Race based hate incidents most common offence reported to University in 2019-20

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Hate incidents based on race were the most common type of offence reported to Durham University using the Report and Support tool between October 2019 and February 2021, according to data published by the University.

21% of reports using Report and Support, which launched in October 2019 and can be used by staff and students, were for “hate incidents based on race”. The University told Palatinate that 48 reports were for race based hate incidents – 14 with contact details and 34 anonymous reports.

The University admitted that the proportion of reports that relate to hate incidents based on race is “concerning”, and that 48 reports is “too many”. However, the University is adopting a “multi-faceted approach” to ensure that such incidents are investigated and appropriate action is taken against perpetrators, such as disciplinary consequences or police involvement.

A University spokesperson told Palatinate that the University is currently recruiting a Community Liaison Lead (Race & Ethnicity) who will act as a primary point of contact within the University for race and ethnicity related issues in the community.

Hate incidents made up 30% of reports. Other types listed include “hate incidents based on multiple characteristics” (7%), “hate incidents based on sexual orientation” (1%), as well as “hate incidents based on transgender identity” (1%), and “hate incidents based on disability” (0%).

Aside from hate incidents reported, bullying covered 19% of reports, with 15% of reports classified as non-sexual harassment. Sexual assault incidents made up a further 11% of reports, and sexual harassment made up 7%. Incidents of rape or attempted rape made up 4% of reports.

 “We invite everyone across the University to be active in the fight against racism, harassment and bullying.”

Natalie Saunders

New data published by the University revealed that since February 2021, the proportion of race based hate incidents reported to the University has decreased. Hate incidents now make up 22% of reports. Bullying is now the most common type of offence reported to the University using the Report and Support tool, amounting to 22% of reports. Hate incidents based on race made up 10% of reports between October 2019 and July 2021, equaling sexual harassment, which also made up 10% of reports.

An investigation by Palatinate found that, between October 2019 and February 2021, three-quarters of bullying and harassment claims reported using the University’s Report and Support tool which specified a gender, were submitted by women. 30% of reports which disclosed the race of the reporting party were made by BAME students or staff.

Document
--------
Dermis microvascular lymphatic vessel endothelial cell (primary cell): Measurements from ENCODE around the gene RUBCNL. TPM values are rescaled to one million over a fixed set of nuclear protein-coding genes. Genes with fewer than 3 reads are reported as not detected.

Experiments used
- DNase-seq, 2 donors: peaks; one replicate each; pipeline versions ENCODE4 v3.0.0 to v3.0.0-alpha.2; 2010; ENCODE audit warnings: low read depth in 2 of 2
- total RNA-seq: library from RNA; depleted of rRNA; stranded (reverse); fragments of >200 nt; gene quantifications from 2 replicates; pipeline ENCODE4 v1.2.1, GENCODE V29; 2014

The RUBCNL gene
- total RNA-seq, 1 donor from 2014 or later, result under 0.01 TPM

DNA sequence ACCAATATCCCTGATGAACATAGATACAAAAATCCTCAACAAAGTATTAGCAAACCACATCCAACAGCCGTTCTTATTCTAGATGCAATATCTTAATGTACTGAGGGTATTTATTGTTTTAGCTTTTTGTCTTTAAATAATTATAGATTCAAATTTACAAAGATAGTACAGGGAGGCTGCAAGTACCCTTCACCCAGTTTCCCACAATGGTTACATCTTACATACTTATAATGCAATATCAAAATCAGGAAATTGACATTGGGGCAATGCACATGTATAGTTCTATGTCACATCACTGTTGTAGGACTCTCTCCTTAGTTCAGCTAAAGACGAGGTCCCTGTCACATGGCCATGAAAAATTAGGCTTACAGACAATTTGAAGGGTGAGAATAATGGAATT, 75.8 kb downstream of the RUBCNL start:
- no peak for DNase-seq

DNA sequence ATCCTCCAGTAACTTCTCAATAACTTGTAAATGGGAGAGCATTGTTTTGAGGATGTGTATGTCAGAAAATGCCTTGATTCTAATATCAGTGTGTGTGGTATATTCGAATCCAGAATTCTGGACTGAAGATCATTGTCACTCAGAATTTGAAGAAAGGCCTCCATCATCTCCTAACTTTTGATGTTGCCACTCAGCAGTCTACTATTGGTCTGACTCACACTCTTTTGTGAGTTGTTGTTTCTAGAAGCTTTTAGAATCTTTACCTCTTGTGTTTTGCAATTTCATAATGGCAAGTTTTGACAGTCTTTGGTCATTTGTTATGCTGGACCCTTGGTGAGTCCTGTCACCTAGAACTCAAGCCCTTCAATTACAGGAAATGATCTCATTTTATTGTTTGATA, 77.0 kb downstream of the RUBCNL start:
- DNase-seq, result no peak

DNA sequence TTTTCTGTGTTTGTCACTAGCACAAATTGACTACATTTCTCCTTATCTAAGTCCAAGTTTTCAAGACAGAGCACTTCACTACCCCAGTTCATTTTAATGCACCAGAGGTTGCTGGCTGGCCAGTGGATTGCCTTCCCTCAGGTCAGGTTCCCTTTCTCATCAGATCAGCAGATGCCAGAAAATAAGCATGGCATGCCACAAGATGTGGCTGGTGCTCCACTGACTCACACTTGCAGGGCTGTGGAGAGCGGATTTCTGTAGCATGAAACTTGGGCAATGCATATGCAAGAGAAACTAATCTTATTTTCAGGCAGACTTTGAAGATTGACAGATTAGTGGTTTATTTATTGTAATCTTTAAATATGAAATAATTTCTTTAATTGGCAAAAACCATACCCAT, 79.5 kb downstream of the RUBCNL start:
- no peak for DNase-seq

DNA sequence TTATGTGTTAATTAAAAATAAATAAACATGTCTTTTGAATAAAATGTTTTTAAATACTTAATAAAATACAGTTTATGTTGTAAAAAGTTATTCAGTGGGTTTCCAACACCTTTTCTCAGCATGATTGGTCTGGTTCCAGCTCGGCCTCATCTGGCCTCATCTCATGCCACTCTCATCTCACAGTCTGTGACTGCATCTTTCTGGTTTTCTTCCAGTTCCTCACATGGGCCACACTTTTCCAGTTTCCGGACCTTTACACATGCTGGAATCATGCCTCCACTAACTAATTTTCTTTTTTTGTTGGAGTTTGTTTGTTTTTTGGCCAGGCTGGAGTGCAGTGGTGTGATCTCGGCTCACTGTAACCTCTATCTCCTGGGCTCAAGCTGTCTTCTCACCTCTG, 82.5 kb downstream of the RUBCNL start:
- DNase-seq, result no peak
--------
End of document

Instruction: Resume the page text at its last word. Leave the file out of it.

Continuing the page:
The University website says that BAME and women-identifying members of the Durham community experience “disproportionately high levels of unwanted behaviour”.

Staff and students can choose to remain anonymous when making a report using the tool. However, when an anonymous report is made, the accused individual cannot be named. When students and staff report a named individual, they are required to disclose their own identity. In this case, the report is passed to trained staff and an investigation may follow. 

Data published by the University reveals that 66% of reports made between October 2019 and July 2021 were anonymous, and 34% of reports provided contact details. The University explains that there is a high proportion of anonymous reports “due to personal effects and burden of proof”.

Natalie Saunders, Interim Director of Equality, Diversity and Inclusion, Durham University, said: “We do not accept any form of prejudice or discrimination at Durham University and we condemn any incidents of racism, harassment and bullying in the strongest possible terms.

“The Report + Support tool was introduced back in 2019 to enable students and staff to report, and the University to monitor, incidents of unwanted behaviour. The platform also enables us to investigate, provide support and inform future interventions.

“As awareness of this platform rises, so do reporting levels, which contributes to a better understanding of the prevalence, and nature, of the incidents that are being experienced. Even if the report is anonymous, we benefit from being able to use the trend data to design and implement effective interventions.

“The proportion of reports that relate to hate incidents based on race is indeed concerning. For context, the 21 per cent that is referred to in the period from October 2019 to February 2021 amounts to 48 reports; 14 with contact details and 34 anonymous reports – and 48 is too many.

“To remove these unwanted behaviours from our University we are adopting a multi-faceted approach which is both preventative, including through training, and responsive, to ensure that those who have experienced such incidents get the support they need, that incidents are investigated and appropriate action is taken against perpetrators. This could include disciplinary consequences or police involvement.

“Ultimately we need to work together to make our University a safe, respectful and inclusive environment where people feel comfortable to be themselves and flourish. We invite everyone across the University to be active in the fight against racism, harassment and bullying. We will continue to work both internally and with external stakeholders to improve the experiences of all members of our community, including our female and BAME students and colleagues.”

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